Two Moderatorís Guides were developed: one for the Leadership Groups (Appendix B) and one for the Rider Groups (Appendix C). The range of topics in the Rider Moderatorís Guide included, but was not limited to, (1) situations where motorcyclists drink and ride; (2) reasons motorcyclists decide to drink and ride; (3) perceptions of the term ďBACĒ; (4) BAC and impairment; (5) reduction of drinking and riding among motorcyclists (motorcyclist willingness, effective strategies); and (6) roles of riders, rider groups, and various agencies in addressing impaired riding.
The Leadership Moderatorís Guide (Appendix B) emphasized five issues: (1) when riding skills become impaired, (2) what the legal BAC for motorcyclists should be, (3) effective strategies for reducing impaired motorcycling, (4) the appropriate roles for different agencies in addressing impaired motorcycling, and (5) barriers to reducing impaired motorcycling and ways to overcome them.
PIRE staff pilot tested the Rider Moderatorís Guide (Appendix C) at a focus group conducted with the staff at a motorcycle dealership in the Washington, DC area. Some adjustments were made to the guide after this dry run and, again, in consultation with NHTSA after the first Rider Group was conducted in Milwaukee, Wisconsin. The overall content did not change substantially.
As members of the focus groups gathered, they completed a participant information form covering demographics and drinking-and-riding habits. The focus groups ranged from 1Ĺ to 2 hours. A second team member took notes and assisted the moderator with forms, refreshments, and stipends. Rider Group participants also completed an Interventions and Countermeasures Ballot at the close of the focus group meeting.
Riders were paid $50 in cash at the end of the focus group meeting. Soft drinks and other refreshments were also provided. The stipend and food were both advertised as part of the recruitment effort. Leadership Group participants, many of whom were government employees, did not receive honoraria.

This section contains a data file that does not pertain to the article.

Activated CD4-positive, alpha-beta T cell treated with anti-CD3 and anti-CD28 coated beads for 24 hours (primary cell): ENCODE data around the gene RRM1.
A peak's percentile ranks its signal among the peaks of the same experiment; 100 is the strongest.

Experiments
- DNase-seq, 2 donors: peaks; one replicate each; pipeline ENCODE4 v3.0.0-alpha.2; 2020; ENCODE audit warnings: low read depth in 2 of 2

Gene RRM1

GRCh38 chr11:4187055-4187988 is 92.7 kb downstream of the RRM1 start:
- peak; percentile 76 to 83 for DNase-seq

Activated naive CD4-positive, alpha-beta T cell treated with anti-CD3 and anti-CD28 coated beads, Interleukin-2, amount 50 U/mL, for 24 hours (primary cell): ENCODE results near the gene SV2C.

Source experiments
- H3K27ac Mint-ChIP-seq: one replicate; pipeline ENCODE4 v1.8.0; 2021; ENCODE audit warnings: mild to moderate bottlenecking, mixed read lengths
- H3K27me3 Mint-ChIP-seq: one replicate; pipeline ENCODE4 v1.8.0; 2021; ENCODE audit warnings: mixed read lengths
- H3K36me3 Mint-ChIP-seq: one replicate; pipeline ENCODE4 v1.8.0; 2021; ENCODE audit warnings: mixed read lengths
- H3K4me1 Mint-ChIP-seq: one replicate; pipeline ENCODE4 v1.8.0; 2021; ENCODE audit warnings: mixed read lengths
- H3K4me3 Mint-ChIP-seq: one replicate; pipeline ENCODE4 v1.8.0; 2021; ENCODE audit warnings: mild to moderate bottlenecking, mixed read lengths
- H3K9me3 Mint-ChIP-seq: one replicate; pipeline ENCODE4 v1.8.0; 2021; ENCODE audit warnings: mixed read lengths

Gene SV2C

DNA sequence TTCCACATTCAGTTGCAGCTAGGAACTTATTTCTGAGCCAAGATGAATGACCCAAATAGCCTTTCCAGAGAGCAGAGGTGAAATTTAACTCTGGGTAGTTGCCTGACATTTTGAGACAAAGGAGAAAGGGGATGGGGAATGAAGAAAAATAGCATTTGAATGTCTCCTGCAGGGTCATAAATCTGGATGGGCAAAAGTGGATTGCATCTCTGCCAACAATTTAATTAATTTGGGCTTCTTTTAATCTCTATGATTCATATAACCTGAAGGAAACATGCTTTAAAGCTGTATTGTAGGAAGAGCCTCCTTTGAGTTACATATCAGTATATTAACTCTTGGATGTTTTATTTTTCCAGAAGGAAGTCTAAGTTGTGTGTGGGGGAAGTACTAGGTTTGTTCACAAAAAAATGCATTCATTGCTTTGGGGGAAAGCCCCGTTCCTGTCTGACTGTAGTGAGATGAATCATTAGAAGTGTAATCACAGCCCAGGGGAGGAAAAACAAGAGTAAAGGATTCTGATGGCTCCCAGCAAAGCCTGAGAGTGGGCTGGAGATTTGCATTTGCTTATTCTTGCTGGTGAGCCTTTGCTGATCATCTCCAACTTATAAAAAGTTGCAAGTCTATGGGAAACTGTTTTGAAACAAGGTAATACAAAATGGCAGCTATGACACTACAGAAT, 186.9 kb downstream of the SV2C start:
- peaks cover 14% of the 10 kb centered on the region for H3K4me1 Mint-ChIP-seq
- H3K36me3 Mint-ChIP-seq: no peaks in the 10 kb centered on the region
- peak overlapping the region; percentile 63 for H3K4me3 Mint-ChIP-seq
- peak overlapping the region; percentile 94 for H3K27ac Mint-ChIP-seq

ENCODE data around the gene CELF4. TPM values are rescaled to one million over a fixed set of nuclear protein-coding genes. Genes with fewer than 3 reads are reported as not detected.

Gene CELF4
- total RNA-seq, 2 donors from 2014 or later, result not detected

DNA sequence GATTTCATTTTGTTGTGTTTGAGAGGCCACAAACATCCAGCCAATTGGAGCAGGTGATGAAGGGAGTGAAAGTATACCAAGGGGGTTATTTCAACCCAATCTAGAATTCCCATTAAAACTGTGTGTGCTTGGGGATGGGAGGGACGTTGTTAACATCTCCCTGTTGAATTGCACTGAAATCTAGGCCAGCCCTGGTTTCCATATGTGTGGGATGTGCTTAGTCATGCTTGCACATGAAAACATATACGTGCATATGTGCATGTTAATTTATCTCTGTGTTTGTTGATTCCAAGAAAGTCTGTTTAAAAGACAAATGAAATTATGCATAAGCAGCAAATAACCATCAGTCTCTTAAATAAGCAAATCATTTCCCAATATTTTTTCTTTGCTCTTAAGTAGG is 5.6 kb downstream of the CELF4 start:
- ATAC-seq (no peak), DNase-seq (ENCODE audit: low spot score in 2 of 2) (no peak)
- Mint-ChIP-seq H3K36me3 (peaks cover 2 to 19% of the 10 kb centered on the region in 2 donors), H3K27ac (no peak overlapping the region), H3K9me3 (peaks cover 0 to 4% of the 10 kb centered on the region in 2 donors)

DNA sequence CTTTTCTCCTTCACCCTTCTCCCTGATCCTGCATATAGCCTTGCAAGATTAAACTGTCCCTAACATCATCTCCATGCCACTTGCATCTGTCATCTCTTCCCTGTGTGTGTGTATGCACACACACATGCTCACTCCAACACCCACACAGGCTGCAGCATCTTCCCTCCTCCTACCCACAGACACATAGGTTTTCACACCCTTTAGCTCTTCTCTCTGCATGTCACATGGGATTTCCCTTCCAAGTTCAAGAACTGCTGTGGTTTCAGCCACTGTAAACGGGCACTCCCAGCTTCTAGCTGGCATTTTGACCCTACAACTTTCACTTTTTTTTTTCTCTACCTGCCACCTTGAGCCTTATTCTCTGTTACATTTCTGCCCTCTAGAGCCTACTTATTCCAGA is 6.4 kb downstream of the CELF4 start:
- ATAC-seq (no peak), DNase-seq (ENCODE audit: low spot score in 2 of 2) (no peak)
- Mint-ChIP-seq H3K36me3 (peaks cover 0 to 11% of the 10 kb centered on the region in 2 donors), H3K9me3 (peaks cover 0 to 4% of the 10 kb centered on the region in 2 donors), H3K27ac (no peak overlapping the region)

The 20 focus groups produced several hundred pages of transcripts. Overall themes were identified after consultation with project staff. We conducted an automated content analysis of the transcripts, using QSR NUD∑IST (QSR International Pty Ltd.), a qualitative data analysis software package that allows researchers to organize voluminous transcripted dialogue effectively and efficiently and characterize inherent themes (Loxley, 2001). Rider Groups and Leadership Groups were analyzed separately. Patterns and themes across groups were noted and illustrative quotes were identified for use in the report. QSR NUD∑IST allowed comprehensive examination of all transcripts and facilitated consistent coding by the research team. Tabular analysis of data from the participant information forms and the Interventions and Countermeasure Ballots was conducted using SPSS for Windows, Version 10.
Focus group research is a qualitative research technique used to gain insight and understanding into the nature of a problem. This technique allows researchers to interact directly with respondents and allows opportunities for clarification, followup questioning and probing of responses. The researchers also can observe nonverbal behavior that may supplement the verbal responses. Further, the synergistic effect of the group setting may result in the production of data or ideas that might not have been uncovered in individual interviews.
Focus group findings, however, are not survey results. Focus groups allow for insight into issues under study but not for statistical inference. Hence, our results cannot be generalized to all motorcyclists. This study is limited to five cities/regions across the United States. Although expansive from the perspective of focus group research, it does not necessarily provide a national perspective. Also, as is typical in any focus group study, the participants included in this study do not statistically represent the motorcycle-riding population in the United States. As noted earlier, the focus groups included only male riders because of the very small number of FARS-identified motorcyclist fatalities involving women. However, women riders might provide a worthwhile perspective on this issue for possible exploration in future studies.
BACK | TABLE OF CONTENTS | NEXT